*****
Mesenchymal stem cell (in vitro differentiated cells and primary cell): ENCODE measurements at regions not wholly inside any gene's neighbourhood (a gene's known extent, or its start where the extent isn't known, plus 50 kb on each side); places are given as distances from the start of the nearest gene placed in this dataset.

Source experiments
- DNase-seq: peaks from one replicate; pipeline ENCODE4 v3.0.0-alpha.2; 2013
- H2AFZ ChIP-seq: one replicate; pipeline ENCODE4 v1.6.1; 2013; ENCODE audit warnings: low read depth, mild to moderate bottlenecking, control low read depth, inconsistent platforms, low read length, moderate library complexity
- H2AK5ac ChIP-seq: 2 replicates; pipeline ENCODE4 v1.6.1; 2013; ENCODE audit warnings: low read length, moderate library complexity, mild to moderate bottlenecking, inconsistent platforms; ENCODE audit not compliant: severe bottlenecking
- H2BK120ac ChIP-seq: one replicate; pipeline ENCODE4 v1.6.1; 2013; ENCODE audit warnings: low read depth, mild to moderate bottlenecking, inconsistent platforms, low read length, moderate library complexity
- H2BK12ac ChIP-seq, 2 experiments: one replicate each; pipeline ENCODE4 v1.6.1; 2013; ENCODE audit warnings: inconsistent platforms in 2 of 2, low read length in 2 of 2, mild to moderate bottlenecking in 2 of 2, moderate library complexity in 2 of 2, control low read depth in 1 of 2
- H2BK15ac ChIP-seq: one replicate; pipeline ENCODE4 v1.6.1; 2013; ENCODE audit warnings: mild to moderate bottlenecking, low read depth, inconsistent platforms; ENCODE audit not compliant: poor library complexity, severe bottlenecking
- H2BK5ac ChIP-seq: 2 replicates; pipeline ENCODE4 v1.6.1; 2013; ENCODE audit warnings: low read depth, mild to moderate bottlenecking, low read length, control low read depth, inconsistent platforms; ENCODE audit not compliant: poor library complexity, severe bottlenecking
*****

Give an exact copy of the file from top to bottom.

Mesenchymal stem cell (in vitro differentiated cells and primary cell): ENCODE measurements at regions not wholly inside any gene's neighbourhood (a gene's known extent, or its start where the extent isn't known, plus 50 kb on each side); places are given as distances from the start of the nearest gene placed in this dataset.

Source experiments
- DNase-seq: peaks from one replicate; pipeline ENCODE4 v3.0.0-alpha.2; 2013
- H2AFZ ChIP-seq: one replicate; pipeline ENCODE4 v1.6.1; 2013; ENCODE audit warnings: low read depth, mild to moderate bottlenecking, control low read depth, inconsistent platforms, low read length, moderate library complexity
- H2AK5ac ChIP-seq: 2 replicates; pipeline ENCODE4 v1.6.1; 2013; ENCODE audit warnings: low read length, moderate library complexity, mild to moderate bottlenecking, inconsistent platforms; ENCODE audit not compliant: severe bottlenecking
- H2BK120ac ChIP-seq: one replicate; pipeline ENCODE4 v1.6.1; 2013; ENCODE audit warnings: low read depth, mild to moderate bottlenecking, inconsistent platforms, low read length, moderate library complexity
- H2BK12ac ChIP-seq, 2 experiments: one replicate each; pipeline ENCODE4 v1.6.1; 2013; ENCODE audit warnings: inconsistent platforms in 2 of 2, low read length in 2 of 2, mild to moderate bottlenecking in 2 of 2, moderate library complexity in 2 of 2, control low read depth in 1 of 2
- H2BK15ac ChIP-seq: one replicate; pipeline ENCODE4 v1.6.1; 2013; ENCODE audit warnings: mild to moderate bottlenecking, low read depth, inconsistent platforms; ENCODE audit not compliant: poor library complexity, severe bottlenecking
- H2BK5ac ChIP-seq: 2 replicates; pipeline ENCODE4 v1.6.1; 2013; ENCODE audit warnings: low read depth, mild to moderate bottlenecking, low read length, control low read depth, inconsistent platforms; ENCODE audit not compliant: poor library complexity, severe bottlenecking